When I first opened the .sln file on my Responder install, I found that the project file needed some tweaking. Your mileage may vary, but here are some steps I had to take. First, the references to all the Responder DLL’s were broken. By editing the .csproj file I was able to fix this. The trick is to use a HintPath variable with a relative path to the main install directory, which is two folders above the ITHC directory (see image). I’m not sure why it shipped this way, but alas I was able to fix it.

Fixing the references

Now, in most cases, I like programming in Debug mode so I can single step, use breakpoints, inspect variables, etc. I ran into a snag with my debug build and had to get one of the HBGary engineers to take a look. Again, it was a configuration thing. When you make build settings, the platform will probably be set to AnyCPU. You will need to set the platform target to x86 (see image). This has something to do with mixed mode code and if you don’t set this to x86 you will get a binding error when you attempt to run the ITHC exe. Lastly, I set my output path so the ITHC.exe ended up in the main Responder install directory (see image).

Setting the platform target

Setting the output path

Running the tool requires some precise command line arguments (see image). The project path needs to be as shown path/projectname/projectname.proj and the path to the memory image needs to be fully qualified. If you want to change any of that, you can edit the code in NewProject() and OpenProject() to parse the path differently. At this point I had a fully functional ITHC.exe that would analyze Windows physical memory snapshots.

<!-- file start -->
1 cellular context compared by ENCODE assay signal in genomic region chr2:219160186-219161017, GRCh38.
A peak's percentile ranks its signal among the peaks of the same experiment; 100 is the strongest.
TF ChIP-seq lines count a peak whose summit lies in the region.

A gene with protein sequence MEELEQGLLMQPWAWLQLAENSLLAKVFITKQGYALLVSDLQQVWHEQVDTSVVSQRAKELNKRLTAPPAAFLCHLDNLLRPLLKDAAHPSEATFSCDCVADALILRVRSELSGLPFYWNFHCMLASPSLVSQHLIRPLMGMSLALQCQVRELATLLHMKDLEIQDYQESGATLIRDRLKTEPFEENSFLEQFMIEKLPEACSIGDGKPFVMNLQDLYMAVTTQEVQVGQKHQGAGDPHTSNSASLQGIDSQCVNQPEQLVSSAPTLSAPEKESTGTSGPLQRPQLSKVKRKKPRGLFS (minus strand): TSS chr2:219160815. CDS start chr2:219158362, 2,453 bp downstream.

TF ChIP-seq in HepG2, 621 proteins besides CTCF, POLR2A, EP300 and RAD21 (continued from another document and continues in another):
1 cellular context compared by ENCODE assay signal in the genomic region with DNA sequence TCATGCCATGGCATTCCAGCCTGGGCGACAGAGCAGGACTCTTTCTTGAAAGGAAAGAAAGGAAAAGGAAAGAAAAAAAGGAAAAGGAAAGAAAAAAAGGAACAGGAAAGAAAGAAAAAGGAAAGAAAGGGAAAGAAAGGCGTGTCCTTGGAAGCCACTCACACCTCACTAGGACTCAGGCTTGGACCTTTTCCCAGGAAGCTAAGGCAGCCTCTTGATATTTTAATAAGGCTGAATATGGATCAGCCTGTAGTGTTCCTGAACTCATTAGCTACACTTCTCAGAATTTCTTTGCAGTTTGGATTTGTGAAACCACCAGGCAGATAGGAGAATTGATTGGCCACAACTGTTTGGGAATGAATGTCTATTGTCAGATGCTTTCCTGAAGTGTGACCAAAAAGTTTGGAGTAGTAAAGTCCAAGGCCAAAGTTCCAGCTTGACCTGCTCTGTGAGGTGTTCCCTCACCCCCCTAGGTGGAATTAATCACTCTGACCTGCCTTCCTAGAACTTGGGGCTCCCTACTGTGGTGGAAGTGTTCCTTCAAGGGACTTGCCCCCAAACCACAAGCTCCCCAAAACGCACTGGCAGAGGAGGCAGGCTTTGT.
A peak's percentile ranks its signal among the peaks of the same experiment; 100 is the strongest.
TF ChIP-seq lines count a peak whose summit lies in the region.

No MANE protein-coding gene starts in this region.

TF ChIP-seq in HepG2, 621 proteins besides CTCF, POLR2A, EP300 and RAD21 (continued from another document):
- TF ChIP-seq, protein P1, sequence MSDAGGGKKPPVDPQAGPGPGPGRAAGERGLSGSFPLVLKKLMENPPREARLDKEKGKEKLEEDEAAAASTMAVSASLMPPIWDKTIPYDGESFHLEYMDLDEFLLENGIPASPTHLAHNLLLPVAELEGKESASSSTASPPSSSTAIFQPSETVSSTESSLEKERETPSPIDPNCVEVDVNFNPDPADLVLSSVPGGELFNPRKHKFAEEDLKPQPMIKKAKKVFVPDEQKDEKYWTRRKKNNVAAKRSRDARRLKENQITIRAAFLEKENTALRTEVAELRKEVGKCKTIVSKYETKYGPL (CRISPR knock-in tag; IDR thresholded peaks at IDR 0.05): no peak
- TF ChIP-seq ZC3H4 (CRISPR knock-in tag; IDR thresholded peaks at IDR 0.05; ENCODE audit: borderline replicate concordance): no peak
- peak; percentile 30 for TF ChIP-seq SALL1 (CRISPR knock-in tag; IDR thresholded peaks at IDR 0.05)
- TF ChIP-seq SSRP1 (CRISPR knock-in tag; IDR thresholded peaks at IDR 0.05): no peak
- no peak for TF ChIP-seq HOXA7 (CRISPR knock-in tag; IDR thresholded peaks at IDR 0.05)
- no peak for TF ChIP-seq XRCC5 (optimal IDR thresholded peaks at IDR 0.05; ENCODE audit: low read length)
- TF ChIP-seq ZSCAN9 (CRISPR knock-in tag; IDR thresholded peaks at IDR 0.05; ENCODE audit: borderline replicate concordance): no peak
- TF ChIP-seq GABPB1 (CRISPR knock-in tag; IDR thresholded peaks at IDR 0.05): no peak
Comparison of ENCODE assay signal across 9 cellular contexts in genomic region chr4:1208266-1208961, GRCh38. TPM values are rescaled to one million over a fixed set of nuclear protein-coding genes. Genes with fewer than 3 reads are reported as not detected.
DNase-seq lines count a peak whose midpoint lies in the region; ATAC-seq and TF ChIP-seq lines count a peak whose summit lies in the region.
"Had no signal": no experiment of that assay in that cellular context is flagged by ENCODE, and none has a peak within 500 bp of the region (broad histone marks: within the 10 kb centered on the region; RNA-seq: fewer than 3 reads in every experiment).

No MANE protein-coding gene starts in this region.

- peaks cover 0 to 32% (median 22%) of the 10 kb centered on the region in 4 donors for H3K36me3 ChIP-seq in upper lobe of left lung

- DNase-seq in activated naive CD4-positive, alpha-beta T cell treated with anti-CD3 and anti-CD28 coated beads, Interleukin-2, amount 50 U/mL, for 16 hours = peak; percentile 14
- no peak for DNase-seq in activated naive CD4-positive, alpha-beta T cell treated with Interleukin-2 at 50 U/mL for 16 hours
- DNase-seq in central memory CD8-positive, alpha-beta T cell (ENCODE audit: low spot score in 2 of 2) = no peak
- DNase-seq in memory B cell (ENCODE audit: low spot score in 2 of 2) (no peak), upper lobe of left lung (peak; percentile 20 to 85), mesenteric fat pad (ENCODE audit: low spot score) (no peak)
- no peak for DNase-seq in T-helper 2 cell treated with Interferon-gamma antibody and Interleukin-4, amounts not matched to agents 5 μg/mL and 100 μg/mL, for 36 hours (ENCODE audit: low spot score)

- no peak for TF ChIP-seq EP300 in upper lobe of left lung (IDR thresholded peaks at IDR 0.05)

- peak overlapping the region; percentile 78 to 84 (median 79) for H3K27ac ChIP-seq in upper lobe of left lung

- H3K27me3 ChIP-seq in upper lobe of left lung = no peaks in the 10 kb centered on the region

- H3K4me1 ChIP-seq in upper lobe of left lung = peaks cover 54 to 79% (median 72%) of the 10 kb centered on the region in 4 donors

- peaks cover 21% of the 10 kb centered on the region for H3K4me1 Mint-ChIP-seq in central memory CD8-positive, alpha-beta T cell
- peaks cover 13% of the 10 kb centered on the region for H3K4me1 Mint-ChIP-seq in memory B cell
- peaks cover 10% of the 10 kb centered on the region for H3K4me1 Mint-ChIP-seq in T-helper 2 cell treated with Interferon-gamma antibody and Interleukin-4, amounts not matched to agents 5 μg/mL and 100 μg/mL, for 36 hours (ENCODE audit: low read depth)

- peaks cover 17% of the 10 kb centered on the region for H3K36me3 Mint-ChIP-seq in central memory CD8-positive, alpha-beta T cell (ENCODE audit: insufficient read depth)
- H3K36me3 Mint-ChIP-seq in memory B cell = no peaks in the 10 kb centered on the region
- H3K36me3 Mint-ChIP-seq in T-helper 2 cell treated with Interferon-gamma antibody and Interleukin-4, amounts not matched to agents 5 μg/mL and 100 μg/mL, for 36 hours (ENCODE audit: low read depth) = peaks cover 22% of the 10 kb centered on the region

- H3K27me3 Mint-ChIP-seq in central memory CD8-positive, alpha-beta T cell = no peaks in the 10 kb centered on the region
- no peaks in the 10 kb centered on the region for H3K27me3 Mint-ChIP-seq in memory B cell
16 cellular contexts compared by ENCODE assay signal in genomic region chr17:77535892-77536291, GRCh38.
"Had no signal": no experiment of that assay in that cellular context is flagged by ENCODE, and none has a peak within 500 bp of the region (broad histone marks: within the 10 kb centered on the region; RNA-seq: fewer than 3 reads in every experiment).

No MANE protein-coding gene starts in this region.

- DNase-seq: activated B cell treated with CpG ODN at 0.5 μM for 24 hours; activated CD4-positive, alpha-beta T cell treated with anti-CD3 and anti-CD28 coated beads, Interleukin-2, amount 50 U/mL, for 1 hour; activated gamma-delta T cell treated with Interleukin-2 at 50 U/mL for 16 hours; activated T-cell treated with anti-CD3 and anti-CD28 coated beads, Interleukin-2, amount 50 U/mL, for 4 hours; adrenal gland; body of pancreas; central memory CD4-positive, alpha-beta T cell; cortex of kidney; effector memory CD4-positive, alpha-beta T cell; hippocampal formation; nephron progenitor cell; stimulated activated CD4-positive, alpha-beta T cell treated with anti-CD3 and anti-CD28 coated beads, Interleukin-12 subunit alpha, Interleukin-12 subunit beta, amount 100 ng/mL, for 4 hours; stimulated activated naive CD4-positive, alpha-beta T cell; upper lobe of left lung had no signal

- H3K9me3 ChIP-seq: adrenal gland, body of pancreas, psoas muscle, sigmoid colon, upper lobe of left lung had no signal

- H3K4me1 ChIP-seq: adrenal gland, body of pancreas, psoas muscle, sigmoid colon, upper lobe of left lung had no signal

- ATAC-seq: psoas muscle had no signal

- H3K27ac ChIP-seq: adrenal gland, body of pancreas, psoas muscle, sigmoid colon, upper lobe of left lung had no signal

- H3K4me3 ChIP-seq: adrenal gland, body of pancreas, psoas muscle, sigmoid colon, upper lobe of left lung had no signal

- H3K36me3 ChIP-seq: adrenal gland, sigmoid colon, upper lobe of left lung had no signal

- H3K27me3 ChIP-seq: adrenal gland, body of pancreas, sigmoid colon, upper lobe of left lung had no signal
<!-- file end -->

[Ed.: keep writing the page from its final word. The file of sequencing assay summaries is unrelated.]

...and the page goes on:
Command line parameters to the tool

Most of the analysis magic happens in THCAnalyzeFile(). The project file ends with the .proj extension and this will be created or opened if it already exists. There is also a .tmp file that contains cached lookup data for Responder which only exists after an analysis. THCAnalyzeFile() will handle all of this.

At this point I need to explain packages and classes. In Responder, a package is any binary object. For example, the physical memory snapshot is a package. Every extracted livebin is also a package. If you import a file for static analysis, that file is considered a package.

Both packages and classes can have parent/child relationships. The difference is that a class is simply a container without any associated binary data. Think of it as just a folder. In fact, in the Responder GUI, classes are shown as folder icons. Just remember that packages can have child classes, classes can contain other classes, classes can contain packages – there is no restriction on the way you nest these objects.